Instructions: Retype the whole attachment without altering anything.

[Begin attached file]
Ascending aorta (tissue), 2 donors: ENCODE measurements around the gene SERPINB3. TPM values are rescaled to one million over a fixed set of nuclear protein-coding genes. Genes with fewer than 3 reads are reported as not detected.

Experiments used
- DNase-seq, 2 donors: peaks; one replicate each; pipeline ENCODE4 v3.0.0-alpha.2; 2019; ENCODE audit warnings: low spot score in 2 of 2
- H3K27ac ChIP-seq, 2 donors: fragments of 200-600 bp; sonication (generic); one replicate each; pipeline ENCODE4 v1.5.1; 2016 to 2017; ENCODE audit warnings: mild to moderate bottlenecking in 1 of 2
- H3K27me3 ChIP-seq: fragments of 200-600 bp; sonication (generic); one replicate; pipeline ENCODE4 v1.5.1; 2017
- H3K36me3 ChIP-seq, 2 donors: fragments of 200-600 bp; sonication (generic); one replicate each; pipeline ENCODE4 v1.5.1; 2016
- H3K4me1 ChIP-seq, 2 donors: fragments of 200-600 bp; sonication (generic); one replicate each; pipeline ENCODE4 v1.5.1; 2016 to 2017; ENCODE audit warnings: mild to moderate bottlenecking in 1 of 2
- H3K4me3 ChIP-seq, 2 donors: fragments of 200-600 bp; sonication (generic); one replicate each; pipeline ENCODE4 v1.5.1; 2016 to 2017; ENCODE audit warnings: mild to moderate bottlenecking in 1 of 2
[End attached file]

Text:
Ascending aorta (tissue), 2 donors: ENCODE measurements around the gene SERPINB3. TPM values are rescaled to one million over a fixed set of nuclear protein-coding genes. Genes with fewer than 3 reads are reported as not detected.

Experiments used
- DNase-seq, 2 donors: peaks; one replicate each; pipeline ENCODE4 v3.0.0-alpha.2; 2019; ENCODE audit warnings: low spot score in 2 of 2
- H3K27ac ChIP-seq, 2 donors: fragments of 200-600 bp; sonication (generic); one replicate each; pipeline ENCODE4 v1.5.1; 2016 to 2017; ENCODE audit warnings: mild to moderate bottlenecking in 1 of 2
- H3K27me3 ChIP-seq: fragments of 200-600 bp; sonication (generic); one replicate; pipeline ENCODE4 v1.5.1; 2017
- H3K36me3 ChIP-seq, 2 donors: fragments of 200-600 bp; sonication (generic); one replicate each; pipeline ENCODE4 v1.5.1; 2016
- H3K4me1 ChIP-seq, 2 donors: fragments of 200-600 bp; sonication (generic); one replicate each; pipeline ENCODE4 v1.5.1; 2016 to 2017; ENCODE audit warnings: mild to moderate bottlenecking in 1 of 2
- H3K4me3 ChIP-seq, 2 donors: fragments of 200-600 bp; sonication (generic); one replicate each; pipeline ENCODE4 v1.5.1; 2016 to 2017; ENCODE audit warnings: mild to moderate bottlenecking in 1 of 2